According to the agency, Azar sold investors purported bonds in his company Empire Corp., which he claimed was successful, profitable and with the resources to pay 10% annual returns.

Along with Giordano, Azar and his company raised more than $7 million on such claims, which exaggerated the safety of the bonds. However, Empire Corp. was functionally insolvent.

In addition, Azar used investors’ money to pay personal expenses as well as thousands of dollars to Giordano for participating in the fraud.

For his part, Giordano also steered a mutual fund that he managed into purchasing the bonds, even though he knew the company was nearly broke. The scheme collapsed when they ran out of new investors to keep the company going and repay existing investors — who, of course, never got promised returns and in fact lost nearly all their money. The SEC seeks disgorgement plus prejudgment interest and penalties as well as permanent injunction, and is also seeking an officer-and-director bar against Azar. In a parallel case, the U.S. Attorney’s Office for the District of Maryland announced criminal charges against Azar.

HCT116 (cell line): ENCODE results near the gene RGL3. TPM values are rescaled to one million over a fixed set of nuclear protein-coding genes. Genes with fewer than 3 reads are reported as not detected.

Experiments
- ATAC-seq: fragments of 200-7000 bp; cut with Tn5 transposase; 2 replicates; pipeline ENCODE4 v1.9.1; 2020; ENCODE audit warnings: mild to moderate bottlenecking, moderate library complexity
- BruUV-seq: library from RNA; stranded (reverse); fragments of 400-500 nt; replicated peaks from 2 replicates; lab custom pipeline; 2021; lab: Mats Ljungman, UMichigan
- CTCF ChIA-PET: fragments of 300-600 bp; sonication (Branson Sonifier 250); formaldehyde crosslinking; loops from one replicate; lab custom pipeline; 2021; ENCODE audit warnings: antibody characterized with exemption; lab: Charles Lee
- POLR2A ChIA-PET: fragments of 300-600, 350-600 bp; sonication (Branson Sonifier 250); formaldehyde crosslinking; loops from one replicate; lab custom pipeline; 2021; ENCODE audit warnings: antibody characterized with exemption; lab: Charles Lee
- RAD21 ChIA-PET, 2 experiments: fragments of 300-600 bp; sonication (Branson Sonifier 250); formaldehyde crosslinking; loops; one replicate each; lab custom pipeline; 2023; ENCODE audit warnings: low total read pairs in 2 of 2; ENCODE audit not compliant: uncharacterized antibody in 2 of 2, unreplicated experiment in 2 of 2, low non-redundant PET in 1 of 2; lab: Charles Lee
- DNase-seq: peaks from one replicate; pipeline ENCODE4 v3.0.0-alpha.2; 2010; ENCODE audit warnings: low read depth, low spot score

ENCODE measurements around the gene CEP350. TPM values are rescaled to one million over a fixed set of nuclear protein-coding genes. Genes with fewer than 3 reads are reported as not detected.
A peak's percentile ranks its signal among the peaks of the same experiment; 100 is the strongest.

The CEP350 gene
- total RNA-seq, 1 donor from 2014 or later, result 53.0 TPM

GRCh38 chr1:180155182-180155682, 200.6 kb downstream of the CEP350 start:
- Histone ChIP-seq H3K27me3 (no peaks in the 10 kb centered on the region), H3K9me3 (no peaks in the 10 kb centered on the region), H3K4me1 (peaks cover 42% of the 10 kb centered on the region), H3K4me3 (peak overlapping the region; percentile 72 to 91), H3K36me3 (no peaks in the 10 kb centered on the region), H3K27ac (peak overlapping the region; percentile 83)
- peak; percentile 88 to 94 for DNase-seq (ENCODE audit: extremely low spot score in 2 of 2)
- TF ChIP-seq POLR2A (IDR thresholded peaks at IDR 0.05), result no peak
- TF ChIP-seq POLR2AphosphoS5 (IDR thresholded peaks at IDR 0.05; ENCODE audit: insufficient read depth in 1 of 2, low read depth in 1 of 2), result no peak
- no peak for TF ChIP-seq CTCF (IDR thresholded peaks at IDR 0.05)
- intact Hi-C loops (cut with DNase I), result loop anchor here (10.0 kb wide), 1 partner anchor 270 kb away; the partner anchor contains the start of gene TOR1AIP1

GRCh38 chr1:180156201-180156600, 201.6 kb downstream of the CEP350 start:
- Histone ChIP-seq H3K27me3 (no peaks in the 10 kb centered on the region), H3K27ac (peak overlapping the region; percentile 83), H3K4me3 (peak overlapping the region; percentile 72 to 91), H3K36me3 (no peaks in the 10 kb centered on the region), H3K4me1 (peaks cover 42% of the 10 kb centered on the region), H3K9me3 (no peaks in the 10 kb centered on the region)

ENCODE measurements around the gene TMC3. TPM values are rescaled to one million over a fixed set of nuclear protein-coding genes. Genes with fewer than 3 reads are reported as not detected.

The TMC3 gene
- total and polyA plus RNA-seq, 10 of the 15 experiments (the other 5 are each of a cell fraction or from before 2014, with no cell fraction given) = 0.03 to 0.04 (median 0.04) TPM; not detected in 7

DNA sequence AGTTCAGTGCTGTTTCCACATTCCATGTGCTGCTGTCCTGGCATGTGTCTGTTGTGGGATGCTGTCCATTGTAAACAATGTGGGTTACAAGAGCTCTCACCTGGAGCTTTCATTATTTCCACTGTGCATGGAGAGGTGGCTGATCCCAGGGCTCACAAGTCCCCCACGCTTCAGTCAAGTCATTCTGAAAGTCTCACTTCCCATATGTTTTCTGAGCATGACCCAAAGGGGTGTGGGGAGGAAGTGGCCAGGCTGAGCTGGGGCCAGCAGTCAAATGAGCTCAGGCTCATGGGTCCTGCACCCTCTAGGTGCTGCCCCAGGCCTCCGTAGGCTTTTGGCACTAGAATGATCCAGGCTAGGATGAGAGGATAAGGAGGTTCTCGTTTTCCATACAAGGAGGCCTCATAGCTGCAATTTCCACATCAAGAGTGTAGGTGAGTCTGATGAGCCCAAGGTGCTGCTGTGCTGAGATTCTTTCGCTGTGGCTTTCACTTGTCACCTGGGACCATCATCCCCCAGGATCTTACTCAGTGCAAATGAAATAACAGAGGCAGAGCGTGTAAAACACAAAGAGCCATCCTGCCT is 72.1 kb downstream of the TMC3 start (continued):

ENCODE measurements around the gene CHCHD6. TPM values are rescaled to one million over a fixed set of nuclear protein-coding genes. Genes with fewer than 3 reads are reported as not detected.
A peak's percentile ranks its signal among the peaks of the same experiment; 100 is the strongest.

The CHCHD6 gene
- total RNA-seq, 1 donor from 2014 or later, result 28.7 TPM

The SEC’s investigation is continuing.

Penny Stock CEO Charged by SEC in Pump-and-Dump

Joseph Noel, CEO of San Francisco-based YesDTCHoldings, a penny stock company, was charged by the SEC with defrauding investors by means of phony press releases that depicted his so-called marketing and infomercial company as successful. That drove the stock price up so he could secretly sell millions of shares into the public market for more than $300,000 in illicit profits.

According to the agency, the deceptive press releases about the company touted exclusive distribution rights, licensing agreements, and certain products supposedly certified by the government. They spiked the stock price and enabled Noel to dump the shares.

To top it off, to evade disclosure of the fact that he was selling them, Noel sold the shares through a company he created in his teenage daughter’s name.